New GE Capital tool gives smaller firms access to ‘big data’
GE Capital Franchise Finance debuted its “SmartChart” web tool that allows GE customers to compare their performance within a location or a segment, including: analytics, geotargeting to provide information on a specific address and proprietary financial data and demographics by sector, segment and brand.
Agustin Corcoba, president & CEO, recently told the Restaurant Finance Monitor, our sister publication, that GE has 18,000 units in their database, allowing them to “merge demographic and trends and compare their store with others” in the area. “Sometimes they don’t even know what a good number is (in their area). It allows the customer to answer, where can I do better?” he said. They’ve used this kind of information to underwrite loans for years, but it wasn’t in “SmartChart” form to share with customers.
Part of their mandate, he says, is to level the playing field for middle-market businesses. “If you have the data it allows you to grow,” he said. “Anyone will work with the 100-unit operator, but for smaller brands, this is relevant, too. It gives them the power of big data.”
Why does GE do it? In part, because it’s good for them, too. “Having a healthy portfolio is helpful to us,” said Corcoba.
Tough year in store for restaurants?
This could be a bad year for restaurants, according to several analysts contacted as the year turned. “This is going to be one of the most challenging years for the industry in many, many moons,” said Bob Derrington, a Franklin, Tennessee-based analyst with Northcoast Research.
Cost is a major problem. Chicken, pork and beef prices are expected to increase this year. The University of Missouri expects record beef prices amid low supply. And healthcare costs are going up, anywhere from $8,000 to $30,000 per restaurant, based on restaurants’ own estimates.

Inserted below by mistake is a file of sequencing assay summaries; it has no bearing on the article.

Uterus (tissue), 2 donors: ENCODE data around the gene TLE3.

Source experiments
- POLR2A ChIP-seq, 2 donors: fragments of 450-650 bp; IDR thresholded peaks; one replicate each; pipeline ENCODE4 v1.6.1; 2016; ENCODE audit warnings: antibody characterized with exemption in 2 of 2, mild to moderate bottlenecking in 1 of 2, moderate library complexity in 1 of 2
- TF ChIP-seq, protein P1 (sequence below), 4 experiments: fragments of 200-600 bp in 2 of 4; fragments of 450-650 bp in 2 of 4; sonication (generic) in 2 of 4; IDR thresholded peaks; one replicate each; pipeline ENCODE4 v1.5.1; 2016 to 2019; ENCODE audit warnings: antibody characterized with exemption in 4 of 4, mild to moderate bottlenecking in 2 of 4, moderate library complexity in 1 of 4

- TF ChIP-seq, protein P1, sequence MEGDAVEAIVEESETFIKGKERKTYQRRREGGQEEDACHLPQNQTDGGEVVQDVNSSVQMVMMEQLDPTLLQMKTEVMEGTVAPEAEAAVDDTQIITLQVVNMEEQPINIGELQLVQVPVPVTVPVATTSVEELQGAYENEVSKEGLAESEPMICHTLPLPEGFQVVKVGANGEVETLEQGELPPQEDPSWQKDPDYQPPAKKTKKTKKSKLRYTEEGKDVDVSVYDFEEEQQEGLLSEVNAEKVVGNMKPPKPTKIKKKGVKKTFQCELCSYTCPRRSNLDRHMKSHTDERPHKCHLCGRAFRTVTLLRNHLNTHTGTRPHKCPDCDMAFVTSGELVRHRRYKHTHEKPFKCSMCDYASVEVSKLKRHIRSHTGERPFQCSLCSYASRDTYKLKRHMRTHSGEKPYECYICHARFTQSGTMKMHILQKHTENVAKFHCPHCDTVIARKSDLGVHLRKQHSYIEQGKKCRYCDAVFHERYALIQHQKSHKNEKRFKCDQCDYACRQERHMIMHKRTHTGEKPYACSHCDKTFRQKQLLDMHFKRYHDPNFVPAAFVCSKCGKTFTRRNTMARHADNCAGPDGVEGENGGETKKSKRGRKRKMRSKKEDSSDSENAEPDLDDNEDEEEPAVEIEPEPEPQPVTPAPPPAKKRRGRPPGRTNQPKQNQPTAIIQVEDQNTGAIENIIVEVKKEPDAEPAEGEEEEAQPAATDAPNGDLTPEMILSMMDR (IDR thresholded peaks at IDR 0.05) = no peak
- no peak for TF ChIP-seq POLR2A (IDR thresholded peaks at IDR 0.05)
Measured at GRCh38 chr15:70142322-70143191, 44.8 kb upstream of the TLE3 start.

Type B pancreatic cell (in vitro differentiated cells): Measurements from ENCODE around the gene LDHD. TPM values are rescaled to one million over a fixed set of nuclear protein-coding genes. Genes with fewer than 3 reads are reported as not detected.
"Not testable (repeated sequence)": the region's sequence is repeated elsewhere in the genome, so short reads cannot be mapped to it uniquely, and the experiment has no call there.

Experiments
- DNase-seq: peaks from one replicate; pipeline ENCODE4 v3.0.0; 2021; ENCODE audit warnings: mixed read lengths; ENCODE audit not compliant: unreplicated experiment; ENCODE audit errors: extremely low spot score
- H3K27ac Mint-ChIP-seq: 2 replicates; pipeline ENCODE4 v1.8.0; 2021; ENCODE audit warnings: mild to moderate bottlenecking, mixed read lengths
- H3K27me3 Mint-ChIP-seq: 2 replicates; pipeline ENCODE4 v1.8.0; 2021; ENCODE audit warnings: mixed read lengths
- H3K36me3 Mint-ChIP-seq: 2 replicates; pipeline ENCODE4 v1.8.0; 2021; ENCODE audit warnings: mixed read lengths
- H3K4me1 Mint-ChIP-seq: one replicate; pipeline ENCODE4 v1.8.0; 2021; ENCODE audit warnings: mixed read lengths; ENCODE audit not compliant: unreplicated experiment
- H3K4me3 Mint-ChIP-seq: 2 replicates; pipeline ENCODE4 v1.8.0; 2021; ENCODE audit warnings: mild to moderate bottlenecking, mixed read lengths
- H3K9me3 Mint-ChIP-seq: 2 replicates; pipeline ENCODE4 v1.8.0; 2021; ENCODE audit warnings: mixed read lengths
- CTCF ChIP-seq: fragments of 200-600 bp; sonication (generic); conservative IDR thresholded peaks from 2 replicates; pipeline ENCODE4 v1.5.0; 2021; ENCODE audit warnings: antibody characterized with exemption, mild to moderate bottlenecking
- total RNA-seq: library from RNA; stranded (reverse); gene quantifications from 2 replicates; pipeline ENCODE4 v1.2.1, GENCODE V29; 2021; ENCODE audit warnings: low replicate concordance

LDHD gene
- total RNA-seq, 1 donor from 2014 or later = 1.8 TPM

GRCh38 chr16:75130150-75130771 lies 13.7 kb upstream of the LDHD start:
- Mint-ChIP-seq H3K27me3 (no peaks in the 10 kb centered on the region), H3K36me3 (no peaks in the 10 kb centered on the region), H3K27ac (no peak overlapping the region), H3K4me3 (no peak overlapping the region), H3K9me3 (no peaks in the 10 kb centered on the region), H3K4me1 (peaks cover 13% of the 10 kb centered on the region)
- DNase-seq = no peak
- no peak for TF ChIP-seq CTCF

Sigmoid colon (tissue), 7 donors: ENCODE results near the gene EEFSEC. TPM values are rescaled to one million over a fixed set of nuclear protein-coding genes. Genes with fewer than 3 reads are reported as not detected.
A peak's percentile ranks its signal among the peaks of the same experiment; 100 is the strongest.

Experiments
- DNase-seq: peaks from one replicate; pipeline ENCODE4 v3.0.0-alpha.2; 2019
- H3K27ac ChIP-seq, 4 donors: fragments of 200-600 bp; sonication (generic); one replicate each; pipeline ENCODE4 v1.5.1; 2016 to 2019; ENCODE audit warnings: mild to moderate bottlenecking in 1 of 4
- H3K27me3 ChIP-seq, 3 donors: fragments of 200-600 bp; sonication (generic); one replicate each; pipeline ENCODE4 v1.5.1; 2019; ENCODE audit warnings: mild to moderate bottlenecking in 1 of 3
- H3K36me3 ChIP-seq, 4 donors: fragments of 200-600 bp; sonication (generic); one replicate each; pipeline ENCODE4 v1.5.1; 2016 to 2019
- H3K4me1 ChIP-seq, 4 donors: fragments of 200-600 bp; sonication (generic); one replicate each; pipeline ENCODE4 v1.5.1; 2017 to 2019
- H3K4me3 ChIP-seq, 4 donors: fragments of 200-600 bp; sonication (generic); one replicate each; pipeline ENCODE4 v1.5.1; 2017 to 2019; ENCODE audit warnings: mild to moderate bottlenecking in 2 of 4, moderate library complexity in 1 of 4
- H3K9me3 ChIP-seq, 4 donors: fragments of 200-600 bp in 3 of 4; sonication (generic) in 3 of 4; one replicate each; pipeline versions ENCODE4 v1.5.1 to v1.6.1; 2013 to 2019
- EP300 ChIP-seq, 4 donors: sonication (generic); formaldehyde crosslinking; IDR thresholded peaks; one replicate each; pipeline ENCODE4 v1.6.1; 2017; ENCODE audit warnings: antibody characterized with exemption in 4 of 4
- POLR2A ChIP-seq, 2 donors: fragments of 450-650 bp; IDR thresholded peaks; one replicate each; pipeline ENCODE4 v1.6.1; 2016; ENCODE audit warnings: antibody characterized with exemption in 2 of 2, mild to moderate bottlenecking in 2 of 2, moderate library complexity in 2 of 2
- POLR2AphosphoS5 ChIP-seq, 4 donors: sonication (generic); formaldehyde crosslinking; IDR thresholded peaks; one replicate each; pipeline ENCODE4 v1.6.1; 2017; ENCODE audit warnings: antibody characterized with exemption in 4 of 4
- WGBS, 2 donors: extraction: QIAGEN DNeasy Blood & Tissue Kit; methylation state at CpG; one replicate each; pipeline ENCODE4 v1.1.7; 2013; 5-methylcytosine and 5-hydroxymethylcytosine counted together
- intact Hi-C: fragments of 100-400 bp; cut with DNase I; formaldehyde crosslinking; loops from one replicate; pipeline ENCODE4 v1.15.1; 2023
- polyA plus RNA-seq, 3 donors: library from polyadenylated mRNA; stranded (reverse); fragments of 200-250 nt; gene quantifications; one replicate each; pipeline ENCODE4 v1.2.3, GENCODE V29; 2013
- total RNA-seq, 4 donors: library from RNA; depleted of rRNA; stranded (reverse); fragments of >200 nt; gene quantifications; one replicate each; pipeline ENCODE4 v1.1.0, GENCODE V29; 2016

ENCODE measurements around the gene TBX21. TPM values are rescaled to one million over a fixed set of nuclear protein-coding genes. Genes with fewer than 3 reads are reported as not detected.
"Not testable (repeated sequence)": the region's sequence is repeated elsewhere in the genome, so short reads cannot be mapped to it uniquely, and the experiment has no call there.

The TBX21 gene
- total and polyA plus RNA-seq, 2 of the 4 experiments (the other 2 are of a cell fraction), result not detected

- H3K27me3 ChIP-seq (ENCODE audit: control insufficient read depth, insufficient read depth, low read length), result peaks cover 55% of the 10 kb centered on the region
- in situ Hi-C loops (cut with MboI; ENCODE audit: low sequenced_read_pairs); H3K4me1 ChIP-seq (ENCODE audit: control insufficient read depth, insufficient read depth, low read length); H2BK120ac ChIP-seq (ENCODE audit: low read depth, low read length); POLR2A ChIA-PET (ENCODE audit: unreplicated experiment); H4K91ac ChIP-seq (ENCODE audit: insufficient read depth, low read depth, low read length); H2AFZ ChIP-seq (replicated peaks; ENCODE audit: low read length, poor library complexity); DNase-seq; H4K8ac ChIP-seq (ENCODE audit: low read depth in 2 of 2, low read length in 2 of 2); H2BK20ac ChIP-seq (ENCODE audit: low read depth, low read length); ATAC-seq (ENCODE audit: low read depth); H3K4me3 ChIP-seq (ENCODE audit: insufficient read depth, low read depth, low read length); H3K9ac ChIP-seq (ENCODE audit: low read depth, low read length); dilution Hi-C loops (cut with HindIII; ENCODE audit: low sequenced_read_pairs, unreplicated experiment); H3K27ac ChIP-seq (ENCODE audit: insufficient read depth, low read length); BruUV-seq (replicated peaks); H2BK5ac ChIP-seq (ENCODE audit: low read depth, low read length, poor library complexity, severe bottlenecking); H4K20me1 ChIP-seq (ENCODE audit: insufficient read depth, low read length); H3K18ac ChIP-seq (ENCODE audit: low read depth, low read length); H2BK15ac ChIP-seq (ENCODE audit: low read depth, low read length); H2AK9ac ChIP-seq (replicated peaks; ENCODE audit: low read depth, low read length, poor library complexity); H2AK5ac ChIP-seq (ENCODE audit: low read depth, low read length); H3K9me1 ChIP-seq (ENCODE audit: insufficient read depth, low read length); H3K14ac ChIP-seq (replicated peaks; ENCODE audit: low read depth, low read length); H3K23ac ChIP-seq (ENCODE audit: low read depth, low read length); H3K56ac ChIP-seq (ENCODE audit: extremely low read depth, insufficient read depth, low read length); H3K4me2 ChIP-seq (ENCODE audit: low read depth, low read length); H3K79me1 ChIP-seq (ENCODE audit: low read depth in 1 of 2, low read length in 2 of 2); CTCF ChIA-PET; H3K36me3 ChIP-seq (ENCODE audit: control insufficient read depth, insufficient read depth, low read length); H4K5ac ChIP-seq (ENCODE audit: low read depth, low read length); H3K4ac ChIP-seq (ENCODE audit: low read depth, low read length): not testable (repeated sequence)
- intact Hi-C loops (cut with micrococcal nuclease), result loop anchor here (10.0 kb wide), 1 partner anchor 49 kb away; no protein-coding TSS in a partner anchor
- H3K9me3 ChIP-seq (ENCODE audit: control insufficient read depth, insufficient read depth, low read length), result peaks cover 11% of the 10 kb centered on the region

Sales could take a hit, too. As it is, sales were expected to be sluggish this year amid weak employment. But now the payroll tax holiday is over and workers suddenly lost 2 percent of their paychecks. “Restaurant companies are going to feel that,” Derrington said.
For its part, the National Restaurant Association expects sales to grow 3.8 percent in 2013, but 0.9 percent when inflation is taken into account.
Investor urges DineEquity dividend
Pay close attention to the decision-making at DineEquity. Marcato Capital Management, a San Francisco investment fund, in December revealed a 5.5 percent stake in DineEquity and subsequently started urging the fund to pay a dividend.
Marcato wants DineEquity to pass all of its free cash flow to shareholders in the form of a dividend, beginning in the second half of this year. The argument: Investors are starved for income-generating investments, given the low interest rate environment. DineEquity has low capital requirements because it is an all-franchised business. The dividends would lure income-seeking investors and could double the company’s stock price, Marcato estimated.
DineEquity responded it would review the suggestions. Should the company opt to pay a substantial dividend—which is something Domino’s Pizza does, for instance—and if it drives up the stock price, other all-franchised companies could follow suit.
Could more ads boost Sonic?
Sonic hopes running more ads will get it back in franchisees’ good graces. The Oklahoma City-based, drive-in chain plans to increase its level of national cable ads to improve sales and, management hopes, encourage franchisees to start building again.
Sonic had an unbroken string of same-store sales increases for two decades until the recession ended that—a string based largely on its name recognition from a national cable campaign. Many operators have slowed or stopped developing in recent years since the company’s sales slump began in 2008. Yet same-store sales have been improving of late and its stock price rose 55 percent last year, among the best performances among restaurants on Wall Street.